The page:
Critical Influence™: Business Processes
What are business processes?
By working at a company, you’ve certainly been involved in a business process. In the corporate world, it is one of the most used terms. But what exactly does it mean and how significant is it for organizations?
Business processes are commonly referred to as the series of steps or activities taken to achieve an ultimate business goal. It is also described as the processes that employees execute to operate a business and deliver value to the clientele. In this sense, organizations cannot exist without implementing processes.
Organizations who dive deeper into the intricacies of this common business term understand that business processes are more than a chain of actions. Its all-encompassing essence is seen in business units working together to attain a desirable result. This characterizes a business process that does not create silos.
What is a silo and how do organizational silos affect change initiatives? Read on.
As part of the 15 Critical Influences™, this page on Business Processes is integrated with actual content from the book Innovations in Office Design: The Critical Influence Approach to Effective Work Environments™ by SCG Founder Diane Stegmeier.
How silos in an organization impact the implementation of a new workplace strategy
Historically, organizations have demonstrated business processes that are linear, meaning a customer’s request is transferred from one department to another. This type of workflow restricts information sharing and is often magnified when departmental silos exist.
Silos develop when individuals in departments consider themselves as separate teams or entities and fail to collaborate with each other, which may result in withheld information that is vital in resolving customer concerns. It obstructs business operations and prevents the organization from reaching specific goals.
Today, this is often a business driver for why companies are redesigning their physical workplace to a more collaborative office environment.
Many workplace solutions are developed to support changing business processes, such as a switch to team settings instead of a linear, assembly-line style of work. The idea is that with an improved workplace that enables cross-functional teamwork, various business units would find it easier to share important information and process requests more efficiently.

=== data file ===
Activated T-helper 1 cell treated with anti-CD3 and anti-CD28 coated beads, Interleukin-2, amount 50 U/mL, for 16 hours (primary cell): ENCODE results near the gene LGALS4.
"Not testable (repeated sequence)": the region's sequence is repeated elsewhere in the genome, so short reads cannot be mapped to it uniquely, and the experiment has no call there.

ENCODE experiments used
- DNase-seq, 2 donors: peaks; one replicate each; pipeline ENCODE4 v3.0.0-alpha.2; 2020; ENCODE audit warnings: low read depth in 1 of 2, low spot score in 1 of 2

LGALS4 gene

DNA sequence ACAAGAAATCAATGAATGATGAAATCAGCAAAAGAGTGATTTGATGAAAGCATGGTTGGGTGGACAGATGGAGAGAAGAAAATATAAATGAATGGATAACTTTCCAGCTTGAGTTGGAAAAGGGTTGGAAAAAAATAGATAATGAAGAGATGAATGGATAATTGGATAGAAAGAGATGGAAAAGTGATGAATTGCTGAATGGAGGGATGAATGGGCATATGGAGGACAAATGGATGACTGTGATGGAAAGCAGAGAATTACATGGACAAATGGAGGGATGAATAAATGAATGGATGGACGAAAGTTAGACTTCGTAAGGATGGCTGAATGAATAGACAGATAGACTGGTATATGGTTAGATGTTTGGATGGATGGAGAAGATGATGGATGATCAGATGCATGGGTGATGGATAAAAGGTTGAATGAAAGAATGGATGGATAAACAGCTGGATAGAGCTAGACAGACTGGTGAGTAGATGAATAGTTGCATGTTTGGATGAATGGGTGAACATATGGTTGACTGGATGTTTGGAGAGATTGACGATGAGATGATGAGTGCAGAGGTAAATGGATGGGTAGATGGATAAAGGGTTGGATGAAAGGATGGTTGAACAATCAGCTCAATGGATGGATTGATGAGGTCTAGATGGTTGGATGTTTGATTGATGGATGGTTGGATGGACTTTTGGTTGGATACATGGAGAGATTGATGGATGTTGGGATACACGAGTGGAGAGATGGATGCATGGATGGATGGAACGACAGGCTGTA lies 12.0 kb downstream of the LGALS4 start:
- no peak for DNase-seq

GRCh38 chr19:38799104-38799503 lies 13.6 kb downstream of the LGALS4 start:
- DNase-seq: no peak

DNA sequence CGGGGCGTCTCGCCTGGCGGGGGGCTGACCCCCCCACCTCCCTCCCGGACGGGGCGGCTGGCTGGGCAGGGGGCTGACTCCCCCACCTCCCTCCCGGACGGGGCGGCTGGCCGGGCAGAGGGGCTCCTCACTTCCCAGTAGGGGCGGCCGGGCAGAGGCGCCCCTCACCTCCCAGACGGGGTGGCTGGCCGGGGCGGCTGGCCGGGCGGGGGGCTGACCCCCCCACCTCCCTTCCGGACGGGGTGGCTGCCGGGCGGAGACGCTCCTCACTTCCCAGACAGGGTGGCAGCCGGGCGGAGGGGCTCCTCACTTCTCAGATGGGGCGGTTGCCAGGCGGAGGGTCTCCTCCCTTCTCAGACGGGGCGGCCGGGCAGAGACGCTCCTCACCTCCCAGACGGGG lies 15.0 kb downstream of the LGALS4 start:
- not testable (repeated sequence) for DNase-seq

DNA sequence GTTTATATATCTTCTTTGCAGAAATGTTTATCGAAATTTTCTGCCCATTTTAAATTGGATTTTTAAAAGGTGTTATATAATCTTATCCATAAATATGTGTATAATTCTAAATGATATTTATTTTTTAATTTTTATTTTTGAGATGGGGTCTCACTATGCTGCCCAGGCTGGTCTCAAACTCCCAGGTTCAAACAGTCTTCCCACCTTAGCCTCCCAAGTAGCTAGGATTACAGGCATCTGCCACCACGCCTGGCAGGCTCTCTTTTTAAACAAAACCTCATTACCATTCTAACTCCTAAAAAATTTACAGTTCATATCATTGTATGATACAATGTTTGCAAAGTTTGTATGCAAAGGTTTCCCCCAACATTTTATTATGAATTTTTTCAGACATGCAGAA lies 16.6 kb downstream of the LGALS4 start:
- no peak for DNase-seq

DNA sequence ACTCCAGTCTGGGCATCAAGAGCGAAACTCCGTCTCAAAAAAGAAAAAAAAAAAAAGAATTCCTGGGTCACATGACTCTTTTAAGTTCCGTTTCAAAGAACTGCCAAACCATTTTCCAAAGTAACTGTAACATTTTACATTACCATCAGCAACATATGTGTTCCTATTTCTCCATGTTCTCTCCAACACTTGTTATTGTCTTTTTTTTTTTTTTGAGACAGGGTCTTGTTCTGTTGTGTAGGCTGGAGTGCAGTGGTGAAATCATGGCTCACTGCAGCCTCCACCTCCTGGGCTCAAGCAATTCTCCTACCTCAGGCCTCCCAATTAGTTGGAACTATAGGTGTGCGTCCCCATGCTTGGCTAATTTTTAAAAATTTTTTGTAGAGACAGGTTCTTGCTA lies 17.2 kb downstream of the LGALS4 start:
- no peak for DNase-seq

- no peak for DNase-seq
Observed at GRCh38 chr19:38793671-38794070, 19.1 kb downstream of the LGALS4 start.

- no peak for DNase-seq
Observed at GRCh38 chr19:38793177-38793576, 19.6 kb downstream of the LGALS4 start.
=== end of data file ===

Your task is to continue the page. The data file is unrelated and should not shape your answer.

However, even when presented with an optimistic change, employees may still find it hard to accept a possible disruption to a familiar routine. Resistance arises when employees fear the new process and prefer to maintain the “old” way of doing things because of their comfort with the status quo.
With that challenge in mind, it is critical for employees to understand the intent and purpose of the change being introduced and what will be expected of them.
It is also important to examine the other elements of the Critical Influence System™ when trying to improve business processes through a workplace transformation. If left unchecked, other influences can come into active play and render change initiatives ineffective.
How other Critical Influences™ affect a new workplace strategy that aims to improve business processes
As you learn more about the Critical Influences System™, you will also realize the interrelatedness between its elements and how each of them should be taken into account when managing workplace change.
In the context of organizing business processes, Critical Influences™ such as technology and culture can directly affect the initiative.
For instance, if the technology required to allow employees immediate access to shared electronic files is not in place, or if the culture is not centered on teamwork and collaboration, though the cross-functional staff members may be physically colocated within a shared space in the office, the business process may continue to be carried out as it was prior to implementation of the new workplace strategy.
Holding onto a customer’s files by an employee until his or her individual tasks are completed, before passing on information to a teammate, signals the organization that the team may need training in working collaboratively.
As an example, let’s take a look at the experience of Bill Weldon and LaVerne Council at Johnson & Johnson. The story of their initiative, which was elaborated in our Technology post, illustrated how the corporation leveraged electronic tools to quickly tap into the specialized knowledge of its scientific staff members. Another aspect of their strategy had to do with accelerating the speed of business process completion to create a competitive advantage in the field of drug discovery.
Weldon emphasized the importance of making a paradigm shift in light of the company’s acquisition of Pfizer Consumer Healthcare. That shift had to expand beyond the internal company boundaries to the external environment, and incorporate what the enterprise brings to the consumer.
Council explained that technology is not the competitive advantage for Johnson & Johnson; rather, it is the company’s intellectual capital that is its differentiating advantage. The technology can enable differentiators the closer one gets to the customer, which is where an organization needs the competitive advantage.
In the field of drug discovery, accelerated speed in performing business processes is critical to becoming the “first to market” with a medical breakthrough. Streamlined business processes thus can result in a competitive advantage.